Steely Dan Sunday, "Your Gold Teeth II" (1975)

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Steely Dan is famously known for performing rock with a heaping dose of jazz elements, but those songs would rarely swing, as jazz does. Here’s a notable exception.

“Your Gold Teeth II”, the obvious followup to “Your Gold Teeth,” is only connected to the earlier version lyrics-wise..some reference to a William S. Burroughs novel, I believe, but musically it’s much different. “II” is up to this point the most sophisticated song they had attempted, and another harbinger of the style they perfected later on with Aja.

Much of that complexity comes from the rhythms: though the base time signature is your standard 3/4 jazz waltz, there are bars in 3/8, 6/8, and 9/8. The intro goes at a quickened pace with an esoteric chord progression that seems to be searching for a portal out to the main melody. The piano and vibes are soon joined by some cheesy synth noodling (the only flaw in the song, but forgivable). It’s only after several listens that you realize that this is the same chord progression slowed down that’s used during the guitar solo part later on in the song.

The opening passage makes way for the jazz waltz and Fagen begins singing prose seemingly taken from classic poetry:

Who are these children
Who scheme and run wild
Who speak with their wings
And the way that they smile
What are the secrets
They trace in the sky
And why do you tremble
Each time they ride by

The chorus is enriched by harmonies that sounds a bit country—on paper strange for a jazzy tune but it sounds just right in practice. However, the best performances are provided by Jeff Porcaro and Denny Dias. Porcaro had to not only pilot through shifting rhythms but had to give it that right feel. On Fagen’s suggestion, he took home and listened to a Charles Mingus record with drummer Dannie Richmond on it to get the particular drumming style Fagen wanted in this song. As a teen, Fagen used to take a bus into NYC to watch Mingus’ band perform, and he was looking for the drum performance he remembered seeing from Richmond back then. Porcaro returned a couple of days later and nailed it, shuffling with the mastery of an Elvin Jones, never mind Richmond.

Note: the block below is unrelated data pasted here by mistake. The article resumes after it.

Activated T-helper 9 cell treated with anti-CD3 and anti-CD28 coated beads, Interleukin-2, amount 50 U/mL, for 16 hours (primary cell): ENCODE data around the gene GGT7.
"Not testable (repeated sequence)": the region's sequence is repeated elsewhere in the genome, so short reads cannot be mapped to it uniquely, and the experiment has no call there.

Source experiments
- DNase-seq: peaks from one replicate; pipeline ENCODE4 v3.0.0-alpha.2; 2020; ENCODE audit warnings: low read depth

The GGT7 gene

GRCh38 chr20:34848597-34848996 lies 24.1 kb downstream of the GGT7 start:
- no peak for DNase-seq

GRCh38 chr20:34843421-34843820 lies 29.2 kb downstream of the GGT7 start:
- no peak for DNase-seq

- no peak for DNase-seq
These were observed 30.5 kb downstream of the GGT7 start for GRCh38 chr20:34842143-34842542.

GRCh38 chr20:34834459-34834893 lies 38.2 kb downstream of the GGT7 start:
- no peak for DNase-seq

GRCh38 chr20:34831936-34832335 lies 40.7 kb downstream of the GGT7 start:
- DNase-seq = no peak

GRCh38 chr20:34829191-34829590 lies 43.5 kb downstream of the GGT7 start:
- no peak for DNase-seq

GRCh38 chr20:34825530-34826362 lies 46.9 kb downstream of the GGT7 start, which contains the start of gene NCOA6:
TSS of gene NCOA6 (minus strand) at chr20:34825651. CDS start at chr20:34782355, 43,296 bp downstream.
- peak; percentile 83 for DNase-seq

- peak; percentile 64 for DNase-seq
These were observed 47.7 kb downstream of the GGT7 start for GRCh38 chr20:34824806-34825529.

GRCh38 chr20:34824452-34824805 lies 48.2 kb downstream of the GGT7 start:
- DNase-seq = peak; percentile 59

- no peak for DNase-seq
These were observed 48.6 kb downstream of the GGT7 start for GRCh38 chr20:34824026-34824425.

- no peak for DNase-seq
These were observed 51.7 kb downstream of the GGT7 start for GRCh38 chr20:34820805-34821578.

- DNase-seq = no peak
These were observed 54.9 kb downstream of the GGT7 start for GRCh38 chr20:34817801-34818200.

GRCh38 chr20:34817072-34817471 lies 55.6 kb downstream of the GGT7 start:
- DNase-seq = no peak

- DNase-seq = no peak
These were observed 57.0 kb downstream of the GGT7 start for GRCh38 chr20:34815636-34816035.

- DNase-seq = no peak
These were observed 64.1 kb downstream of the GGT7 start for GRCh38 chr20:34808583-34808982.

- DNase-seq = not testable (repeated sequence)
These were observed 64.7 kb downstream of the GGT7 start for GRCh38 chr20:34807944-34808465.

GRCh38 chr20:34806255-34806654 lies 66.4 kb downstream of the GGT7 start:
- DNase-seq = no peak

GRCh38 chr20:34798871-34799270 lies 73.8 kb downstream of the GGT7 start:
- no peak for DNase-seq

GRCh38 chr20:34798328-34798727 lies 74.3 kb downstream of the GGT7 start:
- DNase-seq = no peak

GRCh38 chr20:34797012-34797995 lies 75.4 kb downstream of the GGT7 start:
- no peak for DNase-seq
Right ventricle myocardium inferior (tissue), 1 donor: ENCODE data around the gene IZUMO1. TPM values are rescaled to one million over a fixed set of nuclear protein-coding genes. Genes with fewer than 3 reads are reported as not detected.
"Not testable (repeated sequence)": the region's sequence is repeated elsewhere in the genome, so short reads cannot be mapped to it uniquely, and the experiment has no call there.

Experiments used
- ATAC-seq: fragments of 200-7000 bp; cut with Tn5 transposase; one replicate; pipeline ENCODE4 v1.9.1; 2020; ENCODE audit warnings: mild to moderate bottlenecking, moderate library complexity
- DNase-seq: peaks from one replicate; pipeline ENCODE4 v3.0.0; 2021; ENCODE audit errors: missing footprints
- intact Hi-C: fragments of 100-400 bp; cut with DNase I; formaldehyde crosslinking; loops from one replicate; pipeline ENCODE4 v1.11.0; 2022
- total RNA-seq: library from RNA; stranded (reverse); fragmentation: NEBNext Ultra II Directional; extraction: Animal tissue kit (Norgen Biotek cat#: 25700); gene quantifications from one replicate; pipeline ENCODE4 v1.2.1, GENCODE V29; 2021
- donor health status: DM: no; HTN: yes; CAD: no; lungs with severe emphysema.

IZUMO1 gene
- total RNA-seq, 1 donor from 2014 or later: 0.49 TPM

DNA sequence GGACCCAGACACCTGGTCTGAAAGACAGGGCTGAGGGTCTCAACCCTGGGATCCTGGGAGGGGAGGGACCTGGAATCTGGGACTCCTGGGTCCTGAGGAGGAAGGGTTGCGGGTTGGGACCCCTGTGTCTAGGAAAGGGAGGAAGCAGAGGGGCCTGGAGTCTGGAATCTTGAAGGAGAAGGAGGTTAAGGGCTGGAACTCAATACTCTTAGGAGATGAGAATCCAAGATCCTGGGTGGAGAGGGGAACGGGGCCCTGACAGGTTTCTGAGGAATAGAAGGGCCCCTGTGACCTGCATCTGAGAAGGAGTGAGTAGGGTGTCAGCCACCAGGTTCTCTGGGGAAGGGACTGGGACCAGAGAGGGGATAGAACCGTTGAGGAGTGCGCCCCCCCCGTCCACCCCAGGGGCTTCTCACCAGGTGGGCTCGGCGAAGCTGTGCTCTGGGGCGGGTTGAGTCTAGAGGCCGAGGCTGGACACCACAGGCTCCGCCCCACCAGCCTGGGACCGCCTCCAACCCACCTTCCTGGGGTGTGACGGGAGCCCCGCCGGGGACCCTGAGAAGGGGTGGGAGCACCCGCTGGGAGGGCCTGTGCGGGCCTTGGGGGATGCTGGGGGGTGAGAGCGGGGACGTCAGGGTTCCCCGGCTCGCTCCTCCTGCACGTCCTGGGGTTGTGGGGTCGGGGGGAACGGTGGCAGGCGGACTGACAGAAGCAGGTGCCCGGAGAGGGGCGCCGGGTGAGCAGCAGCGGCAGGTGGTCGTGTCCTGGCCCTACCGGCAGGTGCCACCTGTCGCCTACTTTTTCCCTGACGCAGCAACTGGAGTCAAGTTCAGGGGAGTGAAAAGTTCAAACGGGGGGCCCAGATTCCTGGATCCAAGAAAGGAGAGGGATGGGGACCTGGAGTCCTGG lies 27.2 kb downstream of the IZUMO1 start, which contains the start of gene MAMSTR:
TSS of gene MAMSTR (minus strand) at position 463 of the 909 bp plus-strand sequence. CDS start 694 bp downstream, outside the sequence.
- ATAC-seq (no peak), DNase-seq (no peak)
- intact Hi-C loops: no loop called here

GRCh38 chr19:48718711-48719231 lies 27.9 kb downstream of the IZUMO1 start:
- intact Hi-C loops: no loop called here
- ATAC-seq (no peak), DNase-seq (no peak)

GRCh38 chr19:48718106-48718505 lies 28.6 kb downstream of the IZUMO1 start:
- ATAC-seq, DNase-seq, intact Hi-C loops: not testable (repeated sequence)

Dias was incredible on this song, too. Though he often played in the shadow of Jeff Baxter, Denny was the guy Becker and Fagen went to when liquid jazz phrasings and dense note patterns over intricate chord and rhythmic changes were called for. That was one area that Dias excelled in, even over Skunk. That ability is on full display here and ranks as one of the best (and unheralded) of all the great Steely Dan guitar solos.

Steely Dan is a rock band that was capable of doing things most rock band can’t even comprehend, much less carry out. “Your Gold Teeth II,” one of my top two favorite SD cuts overall, is one of those cuts that clearly sets them apart from the pack.

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